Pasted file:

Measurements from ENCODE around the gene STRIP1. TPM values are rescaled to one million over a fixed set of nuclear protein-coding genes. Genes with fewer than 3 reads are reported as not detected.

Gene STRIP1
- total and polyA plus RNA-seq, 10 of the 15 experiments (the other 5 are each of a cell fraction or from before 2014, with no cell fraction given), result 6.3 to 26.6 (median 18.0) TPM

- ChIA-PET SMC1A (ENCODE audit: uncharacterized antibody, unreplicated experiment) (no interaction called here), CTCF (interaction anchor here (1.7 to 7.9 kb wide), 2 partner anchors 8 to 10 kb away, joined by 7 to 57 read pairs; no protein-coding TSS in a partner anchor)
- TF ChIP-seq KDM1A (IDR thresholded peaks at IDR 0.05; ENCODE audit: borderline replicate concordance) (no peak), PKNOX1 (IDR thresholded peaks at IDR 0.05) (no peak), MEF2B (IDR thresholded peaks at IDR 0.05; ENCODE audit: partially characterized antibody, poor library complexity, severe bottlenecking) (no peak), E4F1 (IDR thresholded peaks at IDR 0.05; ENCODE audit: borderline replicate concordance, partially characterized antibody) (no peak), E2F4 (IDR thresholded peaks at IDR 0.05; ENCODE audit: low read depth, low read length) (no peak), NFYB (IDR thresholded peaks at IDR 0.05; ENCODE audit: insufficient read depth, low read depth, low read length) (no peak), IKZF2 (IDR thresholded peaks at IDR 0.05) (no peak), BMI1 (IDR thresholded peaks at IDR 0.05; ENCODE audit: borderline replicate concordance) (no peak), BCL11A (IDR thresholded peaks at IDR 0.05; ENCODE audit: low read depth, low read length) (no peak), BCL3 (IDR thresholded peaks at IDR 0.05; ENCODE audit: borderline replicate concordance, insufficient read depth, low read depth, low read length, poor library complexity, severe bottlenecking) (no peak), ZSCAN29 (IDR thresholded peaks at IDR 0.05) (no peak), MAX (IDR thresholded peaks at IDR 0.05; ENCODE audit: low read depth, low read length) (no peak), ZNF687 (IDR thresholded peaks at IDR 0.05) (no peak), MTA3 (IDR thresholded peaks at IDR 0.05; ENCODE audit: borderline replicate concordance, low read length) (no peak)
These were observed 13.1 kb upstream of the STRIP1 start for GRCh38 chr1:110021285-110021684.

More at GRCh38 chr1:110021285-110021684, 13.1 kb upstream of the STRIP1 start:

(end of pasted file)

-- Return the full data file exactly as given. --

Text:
Measurements from ENCODE around the gene STRIP1. TPM values are rescaled to one million over a fixed set of nuclear protein-coding genes. Genes with fewer than 3 reads are reported as not detected.

Gene STRIP1
- total and polyA plus RNA-seq, 10 of the 15 experiments (the other 5 are each of a cell fraction or from before 2014, with no cell fraction given), result 6.3 to 26.6 (median 18.0) TPM

- ChIA-PET SMC1A (ENCODE audit: uncharacterized antibody, unreplicated experiment) (no interaction called here), CTCF (interaction anchor here (1.7 to 7.9 kb wide), 2 partner anchors 8 to 10 kb away, joined by 7 to 57 read pairs; no protein-coding TSS in a partner anchor)
- TF ChIP-seq KDM1A (IDR thresholded peaks at IDR 0.05; ENCODE audit: borderline replicate concordance) (no peak), PKNOX1 (IDR thresholded peaks at IDR 0.05) (no peak), MEF2B (IDR thresholded peaks at IDR 0.05; ENCODE audit: partially characterized antibody, poor library complexity, severe bottlenecking) (no peak), E4F1 (IDR thresholded peaks at IDR 0.05; ENCODE audit: borderline replicate concordance, partially characterized antibody) (no peak), E2F4 (IDR thresholded peaks at IDR 0.05; ENCODE audit: low read depth, low read length) (no peak), NFYB (IDR thresholded peaks at IDR 0.05; ENCODE audit: insufficient read depth, low read depth, low read length) (no peak), IKZF2 (IDR thresholded peaks at IDR 0.05) (no peak), BMI1 (IDR thresholded peaks at IDR 0.05; ENCODE audit: borderline replicate concordance) (no peak), BCL11A (IDR thresholded peaks at IDR 0.05; ENCODE audit: low read depth, low read length) (no peak), BCL3 (IDR thresholded peaks at IDR 0.05; ENCODE audit: borderline replicate concordance, insufficient read depth, low read depth, low read length, poor library complexity, severe bottlenecking) (no peak), ZSCAN29 (IDR thresholded peaks at IDR 0.05) (no peak), MAX (IDR thresholded peaks at IDR 0.05; ENCODE audit: low read depth, low read length) (no peak), ZNF687 (IDR thresholded peaks at IDR 0.05) (no peak), MTA3 (IDR thresholded peaks at IDR 0.05; ENCODE audit: borderline replicate concordance, low read length) (no peak)
These were observed 13.1 kb upstream of the STRIP1 start for GRCh38 chr1:110021285-110021684.

More at GRCh38 chr1:110021285-110021684, 13.1 kb upstream of the STRIP1 start: